Keeping in contact with and providing programming for a membership spread across the entire state takes planning and energy. Gilman spends 60 percent of her time on the road visiting the 13 regional units. She provides a training calendar for each unit with suggestions on possible activities each month, a sample newsletter, and brochure layouts. The chapter budget provides a minimum operating balance, augmented as needed.

The units then must hold meetings at least quarterly, present at least one

continuing education program per year, recruit new members, and establish some form of communication vehicle. Gilman and her administrative assistant are only an 800 number away for advice and counsel on projects.

What are the benefits of working with such a lean staff and giving all this responsibility to volunteers? According to Gilman, NASW Florida chapter members exhibit both ownership and pride in their unit development, and programs are in place for social workers the entire length of Florida. Volunteers also gain valuable leadership experience by leading and managing their own unit projects, and chapter funds go toward projects instead of additional staff.

Q and A With Ethel Gilman, CAE

Q: Your association thrives by using volunteers not only in policy and planning areas but also in the association's hands-on work. To what do you attribute their willingness to take on this additional responsibility?

A: Many associations and other NASW chapters have larger staffs but no bigger program. I often look at colleagues who have a dozen-plus people on staff and I wonder what they do. We get a lot done partly because we have no bureaucracy.

Chapter volunteers are also proud that their organization is able to accomplish so much because of their efforts. They own their chapter by their investment in its success, and that in turn stimulates them to take time to plan their programs properly.

Q: What formal planning does the chapter do?

A: The chapter has a formal three-year plan developed by the board at the end of each three-year cycle, but the plan is only a road map. Directors can change the plan and occasionally do as part of their quarterly brainstorming sessions. The chapter has added a half day to each of its quarterly meetings for this think tank. In these sessions, directors divide into three groups to analyze what's going well and how far they've come. They may add an experimental program or even alter course. They're risk takers--they're willing to take an unpopular position. That's a good quality in an advocate, and it comes with being in this profession.

Q: Do you supplement your small paid staff with outside contractors?

A: We contract with an accounting firm, a mailing house, and professional lobbyists. Student interns also help out with special projects from time to time. Some of the other work that's done in associations by staff, however, is done by our volunteers.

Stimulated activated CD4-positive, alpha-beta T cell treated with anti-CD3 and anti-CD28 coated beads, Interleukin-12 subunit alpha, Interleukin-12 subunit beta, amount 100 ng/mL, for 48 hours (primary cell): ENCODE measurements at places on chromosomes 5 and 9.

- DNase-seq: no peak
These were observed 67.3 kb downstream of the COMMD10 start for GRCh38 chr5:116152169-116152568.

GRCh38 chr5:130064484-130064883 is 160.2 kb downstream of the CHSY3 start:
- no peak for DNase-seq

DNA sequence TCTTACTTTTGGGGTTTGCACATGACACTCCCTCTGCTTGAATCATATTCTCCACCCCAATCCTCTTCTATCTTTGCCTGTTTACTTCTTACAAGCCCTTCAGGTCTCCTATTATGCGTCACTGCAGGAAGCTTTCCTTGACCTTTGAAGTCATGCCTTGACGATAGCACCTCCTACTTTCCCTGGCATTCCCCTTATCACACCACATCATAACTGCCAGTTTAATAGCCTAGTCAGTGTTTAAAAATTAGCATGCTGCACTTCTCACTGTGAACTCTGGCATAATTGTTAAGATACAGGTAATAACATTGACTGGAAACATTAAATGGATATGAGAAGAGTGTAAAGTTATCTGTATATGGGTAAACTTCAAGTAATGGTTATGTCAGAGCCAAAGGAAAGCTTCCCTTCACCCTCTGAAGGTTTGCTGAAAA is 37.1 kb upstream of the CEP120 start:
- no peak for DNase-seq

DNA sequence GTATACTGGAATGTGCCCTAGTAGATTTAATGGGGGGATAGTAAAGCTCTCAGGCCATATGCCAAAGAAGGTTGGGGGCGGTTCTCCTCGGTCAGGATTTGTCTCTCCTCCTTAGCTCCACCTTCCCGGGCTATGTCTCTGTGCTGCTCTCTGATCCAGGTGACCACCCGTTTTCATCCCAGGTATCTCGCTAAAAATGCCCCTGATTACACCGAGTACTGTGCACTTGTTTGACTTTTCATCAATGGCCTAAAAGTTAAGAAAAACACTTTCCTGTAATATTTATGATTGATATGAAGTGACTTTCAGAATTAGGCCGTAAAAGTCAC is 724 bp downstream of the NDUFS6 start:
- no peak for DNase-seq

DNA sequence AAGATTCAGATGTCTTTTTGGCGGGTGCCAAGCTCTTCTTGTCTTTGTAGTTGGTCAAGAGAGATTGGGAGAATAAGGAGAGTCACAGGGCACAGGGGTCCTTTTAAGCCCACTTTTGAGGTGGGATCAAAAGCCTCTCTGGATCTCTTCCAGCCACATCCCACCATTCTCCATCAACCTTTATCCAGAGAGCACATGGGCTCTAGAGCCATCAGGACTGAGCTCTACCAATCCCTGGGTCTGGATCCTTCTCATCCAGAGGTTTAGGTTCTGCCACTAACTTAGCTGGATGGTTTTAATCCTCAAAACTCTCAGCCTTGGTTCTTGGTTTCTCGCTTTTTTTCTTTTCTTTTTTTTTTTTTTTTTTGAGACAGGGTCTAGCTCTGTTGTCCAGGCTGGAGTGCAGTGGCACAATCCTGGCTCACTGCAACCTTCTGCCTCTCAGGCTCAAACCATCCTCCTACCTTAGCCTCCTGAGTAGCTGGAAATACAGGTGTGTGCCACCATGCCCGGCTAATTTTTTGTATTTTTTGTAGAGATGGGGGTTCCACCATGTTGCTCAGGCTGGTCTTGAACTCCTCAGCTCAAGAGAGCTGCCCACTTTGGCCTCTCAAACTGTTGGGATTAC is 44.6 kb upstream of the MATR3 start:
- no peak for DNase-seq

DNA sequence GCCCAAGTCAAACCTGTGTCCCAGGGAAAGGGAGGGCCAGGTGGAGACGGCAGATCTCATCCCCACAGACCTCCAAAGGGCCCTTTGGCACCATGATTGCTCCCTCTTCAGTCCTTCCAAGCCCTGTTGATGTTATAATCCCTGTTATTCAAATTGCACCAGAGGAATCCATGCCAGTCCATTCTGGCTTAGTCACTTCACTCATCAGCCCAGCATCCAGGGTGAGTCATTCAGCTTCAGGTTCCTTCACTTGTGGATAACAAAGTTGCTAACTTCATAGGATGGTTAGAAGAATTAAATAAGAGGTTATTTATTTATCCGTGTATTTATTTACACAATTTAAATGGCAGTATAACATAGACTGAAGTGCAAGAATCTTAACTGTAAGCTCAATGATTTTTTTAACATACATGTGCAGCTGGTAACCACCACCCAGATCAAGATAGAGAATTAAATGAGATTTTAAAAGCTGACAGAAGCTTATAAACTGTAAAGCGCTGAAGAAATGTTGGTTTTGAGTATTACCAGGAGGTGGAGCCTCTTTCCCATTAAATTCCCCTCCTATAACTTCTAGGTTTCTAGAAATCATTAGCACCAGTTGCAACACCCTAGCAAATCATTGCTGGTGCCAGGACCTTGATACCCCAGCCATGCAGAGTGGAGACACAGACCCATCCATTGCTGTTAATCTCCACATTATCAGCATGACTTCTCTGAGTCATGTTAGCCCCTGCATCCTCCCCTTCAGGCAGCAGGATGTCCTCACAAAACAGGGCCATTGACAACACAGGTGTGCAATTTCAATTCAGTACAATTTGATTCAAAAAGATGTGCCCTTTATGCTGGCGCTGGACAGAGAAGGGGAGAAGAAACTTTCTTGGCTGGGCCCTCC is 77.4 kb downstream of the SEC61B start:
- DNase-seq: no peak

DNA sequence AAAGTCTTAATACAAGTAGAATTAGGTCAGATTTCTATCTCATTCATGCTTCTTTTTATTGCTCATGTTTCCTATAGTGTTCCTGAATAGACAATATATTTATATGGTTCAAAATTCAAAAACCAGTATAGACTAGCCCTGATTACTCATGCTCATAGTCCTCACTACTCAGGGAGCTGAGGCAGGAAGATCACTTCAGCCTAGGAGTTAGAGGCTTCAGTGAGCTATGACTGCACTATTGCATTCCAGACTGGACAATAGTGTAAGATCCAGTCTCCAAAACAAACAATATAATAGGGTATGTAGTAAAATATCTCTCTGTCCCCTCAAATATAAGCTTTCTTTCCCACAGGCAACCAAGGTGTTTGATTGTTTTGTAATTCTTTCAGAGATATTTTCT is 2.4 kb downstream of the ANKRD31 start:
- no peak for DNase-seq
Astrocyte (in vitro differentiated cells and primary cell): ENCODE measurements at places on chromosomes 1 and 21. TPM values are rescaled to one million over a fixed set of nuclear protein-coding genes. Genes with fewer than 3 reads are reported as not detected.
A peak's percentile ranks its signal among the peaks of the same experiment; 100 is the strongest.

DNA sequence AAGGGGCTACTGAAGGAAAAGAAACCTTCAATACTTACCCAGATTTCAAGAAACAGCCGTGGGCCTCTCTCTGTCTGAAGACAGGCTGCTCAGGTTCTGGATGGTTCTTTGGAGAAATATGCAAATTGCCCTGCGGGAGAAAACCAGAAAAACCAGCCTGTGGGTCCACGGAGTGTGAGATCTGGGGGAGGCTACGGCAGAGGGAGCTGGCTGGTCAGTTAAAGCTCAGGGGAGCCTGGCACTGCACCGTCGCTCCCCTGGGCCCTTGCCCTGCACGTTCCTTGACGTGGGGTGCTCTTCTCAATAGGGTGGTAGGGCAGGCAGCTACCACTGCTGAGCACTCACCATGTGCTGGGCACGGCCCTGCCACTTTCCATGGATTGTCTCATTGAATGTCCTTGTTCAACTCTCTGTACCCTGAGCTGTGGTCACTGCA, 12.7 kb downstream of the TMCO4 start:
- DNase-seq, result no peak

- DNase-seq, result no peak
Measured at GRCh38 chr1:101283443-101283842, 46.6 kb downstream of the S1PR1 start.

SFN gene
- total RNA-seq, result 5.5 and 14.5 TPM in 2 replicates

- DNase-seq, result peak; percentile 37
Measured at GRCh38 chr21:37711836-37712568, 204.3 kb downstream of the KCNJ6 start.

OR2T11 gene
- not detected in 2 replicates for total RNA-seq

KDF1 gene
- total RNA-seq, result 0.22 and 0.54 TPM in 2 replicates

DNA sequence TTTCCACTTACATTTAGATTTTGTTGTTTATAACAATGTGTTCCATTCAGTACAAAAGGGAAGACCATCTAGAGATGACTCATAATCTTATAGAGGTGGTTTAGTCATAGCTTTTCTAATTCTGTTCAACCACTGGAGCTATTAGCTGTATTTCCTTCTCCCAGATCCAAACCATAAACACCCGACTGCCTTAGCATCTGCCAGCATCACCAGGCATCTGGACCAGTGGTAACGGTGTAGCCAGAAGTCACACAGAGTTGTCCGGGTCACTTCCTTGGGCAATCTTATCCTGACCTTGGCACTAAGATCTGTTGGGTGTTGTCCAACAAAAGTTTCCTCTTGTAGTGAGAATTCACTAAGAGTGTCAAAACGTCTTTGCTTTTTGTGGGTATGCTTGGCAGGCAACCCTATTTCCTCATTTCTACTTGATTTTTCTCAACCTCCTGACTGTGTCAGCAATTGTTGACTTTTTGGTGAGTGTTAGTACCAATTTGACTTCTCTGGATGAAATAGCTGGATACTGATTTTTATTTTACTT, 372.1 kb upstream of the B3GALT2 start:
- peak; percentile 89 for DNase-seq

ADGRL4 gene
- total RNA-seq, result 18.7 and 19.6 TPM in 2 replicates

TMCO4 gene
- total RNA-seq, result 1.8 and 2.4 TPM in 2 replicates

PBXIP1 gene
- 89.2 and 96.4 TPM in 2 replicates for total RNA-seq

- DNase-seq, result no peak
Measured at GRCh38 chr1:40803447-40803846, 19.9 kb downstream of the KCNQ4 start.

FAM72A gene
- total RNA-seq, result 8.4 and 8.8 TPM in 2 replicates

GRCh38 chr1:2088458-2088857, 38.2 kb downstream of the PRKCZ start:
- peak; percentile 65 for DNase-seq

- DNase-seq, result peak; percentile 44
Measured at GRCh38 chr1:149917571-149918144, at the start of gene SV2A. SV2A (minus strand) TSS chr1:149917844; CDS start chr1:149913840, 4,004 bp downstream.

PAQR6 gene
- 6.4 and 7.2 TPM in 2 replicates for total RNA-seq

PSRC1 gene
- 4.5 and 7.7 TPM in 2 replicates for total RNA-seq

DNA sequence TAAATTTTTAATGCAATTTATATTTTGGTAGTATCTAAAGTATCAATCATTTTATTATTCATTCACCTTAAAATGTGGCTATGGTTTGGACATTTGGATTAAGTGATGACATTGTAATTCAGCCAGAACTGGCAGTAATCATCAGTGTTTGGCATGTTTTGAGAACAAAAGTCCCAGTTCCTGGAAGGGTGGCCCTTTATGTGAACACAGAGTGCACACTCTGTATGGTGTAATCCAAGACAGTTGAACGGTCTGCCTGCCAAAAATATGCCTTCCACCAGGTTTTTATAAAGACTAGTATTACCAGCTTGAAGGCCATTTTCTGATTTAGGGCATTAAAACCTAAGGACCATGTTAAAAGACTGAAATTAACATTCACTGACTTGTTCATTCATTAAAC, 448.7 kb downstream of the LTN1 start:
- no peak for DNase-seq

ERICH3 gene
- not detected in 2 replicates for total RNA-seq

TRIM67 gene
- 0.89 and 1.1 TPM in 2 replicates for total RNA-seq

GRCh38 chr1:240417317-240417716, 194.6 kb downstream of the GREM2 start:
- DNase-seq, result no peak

Q: How do you motivate volunteers?

A: What's critical is a lot of recognition. I send informal notes and make regular calls. People need to feel appreciated; that keeps them hooked.

Consistency is also critical. We send out RSVP postcards with packets before every quarterly board meeting. There are always a few people who don't send them back. When we call to follow up, we say, "Maybe you forgot to mail back the card, but we need to know if you're coming." Usually by the last board meeting, everybody is conditioned and faithfully sends them back.

Q: How do you keep up your own energy?

A: Whenever I get restless, some new project comes up that excites me. I'm also extremely fortunate that my board challenges me to continue learning and volunteering my own ideas about what should be done. They're supportive of my ideas and look to me as a major information source. We operate as a team.

The Florida Society |of Association Executives~ and the Tallahassee Society |of Association Executives~ also bring me a tremendous amount of stimulation. At roundtables, we borrow successes from one another. Although I might be on the opposite side of the aisle politically from another exec, through discussion and mutual respect, we often can come up with solutions beneficial to both our associations. In detailed reports to my board, I talk about my own volunteer work with the societies, and they understand the benefits to them. My board has always encouraged my participation in ASAE.

Carole Badger, CAE, is executive vice president of the Greater Madison Board of Realtors, Wisconsin.
COPYRIGHT 1993 American Society of Association Executives
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Title Annotation:Annual Meeting Issue; includes related article
Author:Badger, Carole
Publication:Association Management
Date:Aug 1, 1993
Previous Article:Celebrating the ASAE foundation's 30th anniversary.
Next Article:How coalitions work.